Our hearts are broken


The Presiding Bishop joined Bishop of Washington John Bryson Chane, Cathedral Dean Samuel T. Lloyd III, The Honorable Susan E. Rice, US Ambassador to the United Nations, His Excellency Raymond Alcide Joseph, Ambassador of Haiti, and others at “Strength through Unity — L’Union fait la Force: A Service of Prayer for Haiti” at Washington National Cathedral. From Episcopal News Service:

Prayer Service for Haiti – Strength through Unity

Washington National Cathedral

January 17, 2010

Our hearts are broken, as we sit transfixed before images of devastation and ruin, the bodies of children and elders piled in the streets, buildings crushed to dust, pleading arms and voices raised to heaven. We respond in lament and grief and sorrow, we push back against the senseless mystery of life’s pain. We yield to those ancient questions: Why? What sort of a God permits destruction like this? What can I do, how can I help? Those questions can’t ever be fully answered fully, yet they are most important in times like these. The reality is that life is not safe or predictable, but what we do with our lives gives them meaning. God does not cause suffering or punish people with it, but God is present and known more intimately in the midst of suffering. Above all, we become more human through our broken hearts.

That ability to suffer with, to feel compassion, is one of the gifts of being fully human. We may only be able to be respond through being with, by standing alongside, even at a distance. We can pray with the grieving, and we can reach out.

Compassion is pouring out across this nation and across the globe, as the world feels the suffering in Haiti. Suddenly strangers have become hungry brothers and thirsty and sisters, people in pain, without a place to lay their heads, mourning the death of loved ones.

Compassion is a gift that changes the world. We have discovered and remembered our sisters and brothers in a land many of us will never see – our common humanity is staring us in the face, and we have chosen to meet the gaze of Haiti. We are changed forever, if we will only remember the terror of that gaze.

Remember and let yourself be shaken. Feel something of the terror in Haiti. Terror, the word, comes from shaking; this terror started in the shaking of the earth. It has a parallel in the fear that periodically consumes this nation. May this terror shake us out of complacency and willful ignorance. Remember the people of Haiti. Reach out to those who have lost loved ones, to those who still wait for news of the missing, to Haitian-Americans in the neighborhoods around us.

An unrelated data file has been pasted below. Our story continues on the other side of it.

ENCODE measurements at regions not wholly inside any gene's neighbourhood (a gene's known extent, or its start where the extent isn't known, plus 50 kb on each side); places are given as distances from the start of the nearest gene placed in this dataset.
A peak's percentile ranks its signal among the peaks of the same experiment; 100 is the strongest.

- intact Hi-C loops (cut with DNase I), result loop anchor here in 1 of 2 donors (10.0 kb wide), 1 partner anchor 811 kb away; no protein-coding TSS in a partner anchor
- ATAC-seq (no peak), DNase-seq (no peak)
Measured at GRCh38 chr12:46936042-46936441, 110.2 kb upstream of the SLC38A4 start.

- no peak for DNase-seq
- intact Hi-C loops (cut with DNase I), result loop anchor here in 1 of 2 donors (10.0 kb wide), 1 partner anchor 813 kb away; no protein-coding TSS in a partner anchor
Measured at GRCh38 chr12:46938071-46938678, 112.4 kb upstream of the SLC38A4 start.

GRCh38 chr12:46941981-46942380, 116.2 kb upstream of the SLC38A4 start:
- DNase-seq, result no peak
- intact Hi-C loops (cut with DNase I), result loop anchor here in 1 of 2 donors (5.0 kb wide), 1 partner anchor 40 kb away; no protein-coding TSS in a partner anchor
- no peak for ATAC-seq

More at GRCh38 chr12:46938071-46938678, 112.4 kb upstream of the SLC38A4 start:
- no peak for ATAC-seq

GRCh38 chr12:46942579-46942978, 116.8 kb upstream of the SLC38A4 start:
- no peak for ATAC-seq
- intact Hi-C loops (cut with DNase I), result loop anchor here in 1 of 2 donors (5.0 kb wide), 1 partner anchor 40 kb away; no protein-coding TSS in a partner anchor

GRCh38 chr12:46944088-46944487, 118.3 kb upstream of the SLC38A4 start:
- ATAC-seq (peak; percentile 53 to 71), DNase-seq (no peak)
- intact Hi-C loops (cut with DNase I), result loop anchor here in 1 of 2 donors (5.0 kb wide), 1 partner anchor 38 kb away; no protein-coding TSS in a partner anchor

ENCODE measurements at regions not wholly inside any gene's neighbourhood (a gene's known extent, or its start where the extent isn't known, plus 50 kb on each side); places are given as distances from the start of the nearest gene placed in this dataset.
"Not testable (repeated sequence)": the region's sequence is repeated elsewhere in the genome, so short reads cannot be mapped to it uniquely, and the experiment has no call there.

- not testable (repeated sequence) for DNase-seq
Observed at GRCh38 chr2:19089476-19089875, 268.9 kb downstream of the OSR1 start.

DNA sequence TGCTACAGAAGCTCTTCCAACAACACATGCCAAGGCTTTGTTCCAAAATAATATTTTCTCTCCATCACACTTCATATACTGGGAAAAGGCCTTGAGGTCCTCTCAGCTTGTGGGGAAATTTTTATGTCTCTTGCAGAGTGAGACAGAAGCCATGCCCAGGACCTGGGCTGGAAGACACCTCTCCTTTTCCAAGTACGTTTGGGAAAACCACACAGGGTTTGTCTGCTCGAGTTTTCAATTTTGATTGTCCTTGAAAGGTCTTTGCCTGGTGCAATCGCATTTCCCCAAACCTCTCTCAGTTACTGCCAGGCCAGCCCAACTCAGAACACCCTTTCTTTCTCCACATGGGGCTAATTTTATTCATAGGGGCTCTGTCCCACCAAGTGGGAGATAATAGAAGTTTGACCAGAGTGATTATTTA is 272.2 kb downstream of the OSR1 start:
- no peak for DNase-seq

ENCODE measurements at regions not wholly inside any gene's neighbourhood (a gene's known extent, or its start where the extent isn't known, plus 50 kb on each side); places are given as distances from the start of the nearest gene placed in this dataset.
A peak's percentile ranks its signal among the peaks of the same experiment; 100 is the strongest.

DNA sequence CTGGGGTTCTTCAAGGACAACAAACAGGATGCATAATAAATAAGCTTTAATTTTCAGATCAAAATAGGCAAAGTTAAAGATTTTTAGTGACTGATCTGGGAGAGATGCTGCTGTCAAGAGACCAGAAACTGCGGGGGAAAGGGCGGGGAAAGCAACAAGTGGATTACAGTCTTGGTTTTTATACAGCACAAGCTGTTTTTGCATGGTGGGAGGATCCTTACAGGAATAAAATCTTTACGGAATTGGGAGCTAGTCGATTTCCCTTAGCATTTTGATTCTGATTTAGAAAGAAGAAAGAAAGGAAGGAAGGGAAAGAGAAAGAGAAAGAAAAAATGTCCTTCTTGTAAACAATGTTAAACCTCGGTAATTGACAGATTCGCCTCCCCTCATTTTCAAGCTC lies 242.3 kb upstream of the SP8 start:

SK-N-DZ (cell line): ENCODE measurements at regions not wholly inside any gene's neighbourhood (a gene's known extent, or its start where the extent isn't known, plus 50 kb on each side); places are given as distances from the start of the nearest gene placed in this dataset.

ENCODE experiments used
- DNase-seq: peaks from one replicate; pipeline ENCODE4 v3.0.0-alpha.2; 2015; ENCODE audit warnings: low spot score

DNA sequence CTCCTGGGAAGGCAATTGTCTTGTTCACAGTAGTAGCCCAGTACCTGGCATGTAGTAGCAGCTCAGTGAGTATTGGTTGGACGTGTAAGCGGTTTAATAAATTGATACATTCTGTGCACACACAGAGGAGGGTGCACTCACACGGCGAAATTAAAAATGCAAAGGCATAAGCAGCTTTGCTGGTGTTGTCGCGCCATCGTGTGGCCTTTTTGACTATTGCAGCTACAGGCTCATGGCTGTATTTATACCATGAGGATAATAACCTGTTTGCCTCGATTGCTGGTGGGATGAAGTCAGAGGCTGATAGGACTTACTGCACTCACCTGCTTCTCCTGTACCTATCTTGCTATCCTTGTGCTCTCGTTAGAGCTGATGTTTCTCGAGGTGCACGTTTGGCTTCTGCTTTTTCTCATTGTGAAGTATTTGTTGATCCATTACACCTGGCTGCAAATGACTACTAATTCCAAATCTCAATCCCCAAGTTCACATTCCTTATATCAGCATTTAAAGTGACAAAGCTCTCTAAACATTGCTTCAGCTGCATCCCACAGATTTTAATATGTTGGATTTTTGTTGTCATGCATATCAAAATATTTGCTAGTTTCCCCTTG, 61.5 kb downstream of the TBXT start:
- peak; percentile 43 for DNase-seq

The answer to terror is solidarity. The shaking stops when we stand together, when we remember that sisters and brothers, linked across the world, are stronger than fear.

Haiti is filled with resilient and persevering people, but much of the nation’s resources and systems are lost and broken. Many nations are already moving to stand alongside. We can give thanks for the rapid and deep response from these United States. There are immense seeds of hope in the response to this disaster, seeds that must continue to be watered and nurtured for the future. We’ve seen some of the hopeful seeds in Haitians gathering in broken streets to sing and pray, even children playing with empty boxes in which food arrived. Hope abounds, but it must be answered.

Our remembering has to be long-term, it must endure, if it is going to beat back the terror of this disaster. The longer and harder task is to remember the ancient hope of humanity, that vision Isaiah proclaims as repairing the ruined cities and building up ancient ruins and devastations. The long arm of remembering will give the strength to see that the hungry and thirsty and ill and homeless are cared for. Rebuilding the infrastructure of Haiti will take years, just as it has in the aftermath of Katrina. We cannot forget.